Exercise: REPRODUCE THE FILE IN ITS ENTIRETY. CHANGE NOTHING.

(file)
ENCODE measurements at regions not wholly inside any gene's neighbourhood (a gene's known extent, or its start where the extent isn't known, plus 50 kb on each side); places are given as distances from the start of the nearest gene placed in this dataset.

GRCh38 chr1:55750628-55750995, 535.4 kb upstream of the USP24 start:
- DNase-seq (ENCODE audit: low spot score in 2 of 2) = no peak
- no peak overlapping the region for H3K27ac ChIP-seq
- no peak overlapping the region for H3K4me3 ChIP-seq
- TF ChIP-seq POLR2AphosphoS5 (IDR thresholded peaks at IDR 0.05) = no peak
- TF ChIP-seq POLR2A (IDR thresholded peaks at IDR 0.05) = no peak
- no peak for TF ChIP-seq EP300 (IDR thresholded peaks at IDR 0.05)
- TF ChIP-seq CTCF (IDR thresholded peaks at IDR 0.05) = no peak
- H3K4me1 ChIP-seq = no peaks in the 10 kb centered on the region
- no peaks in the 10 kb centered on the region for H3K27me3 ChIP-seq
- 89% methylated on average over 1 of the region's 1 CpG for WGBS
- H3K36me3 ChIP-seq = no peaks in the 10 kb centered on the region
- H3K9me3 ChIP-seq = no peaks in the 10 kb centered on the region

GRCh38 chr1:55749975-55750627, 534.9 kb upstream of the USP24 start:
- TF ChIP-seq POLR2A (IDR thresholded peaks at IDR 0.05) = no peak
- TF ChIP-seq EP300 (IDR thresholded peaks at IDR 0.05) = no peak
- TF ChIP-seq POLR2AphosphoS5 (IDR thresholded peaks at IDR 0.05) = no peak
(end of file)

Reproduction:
ENCODE measurements at regions not wholly inside any gene's neighbourhood (a gene's known extent, or its start where the extent isn't known, plus 50 kb on each side); places are given as distances from the start of the nearest gene placed in this dataset.

GRCh38 chr1:55750628-55750995, 535.4 kb upstream of the USP24 start:
- DNase-seq (ENCODE audit: low spot score in 2 of 2) = no peak
- no peak overlapping the region for H3K27ac ChIP-seq
- no peak overlapping the region for H3K4me3 ChIP-seq
- TF ChIP-seq POLR2AphosphoS5 (IDR thresholded peaks at IDR 0.05) = no peak
- TF ChIP-seq POLR2A (IDR thresholded peaks at IDR 0.05) = no peak
- no peak for TF ChIP-seq EP300 (IDR thresholded peaks at IDR 0.05)
- TF ChIP-seq CTCF (IDR thresholded peaks at IDR 0.05) = no peak
- H3K4me1 ChIP-seq = no peaks in the 10 kb centered on the region
- no peaks in the 10 kb centered on the region for H3K27me3 ChIP-seq
- 89% methylated on average over 1 of the region's 1 CpG for WGBS
- H3K36me3 ChIP-seq = no peaks in the 10 kb centered on the region
- H3K9me3 ChIP-seq = no peaks in the 10 kb centered on the region

GRCh38 chr1:55749975-55750627, 534.9 kb upstream of the USP24 start:
- TF ChIP-seq POLR2A (IDR thresholded peaks at IDR 0.05) = no peak
- TF ChIP-seq EP300 (IDR thresholded peaks at IDR 0.05) = no peak
- TF ChIP-seq POLR2AphosphoS5 (IDR thresholded peaks at IDR 0.05) = no peak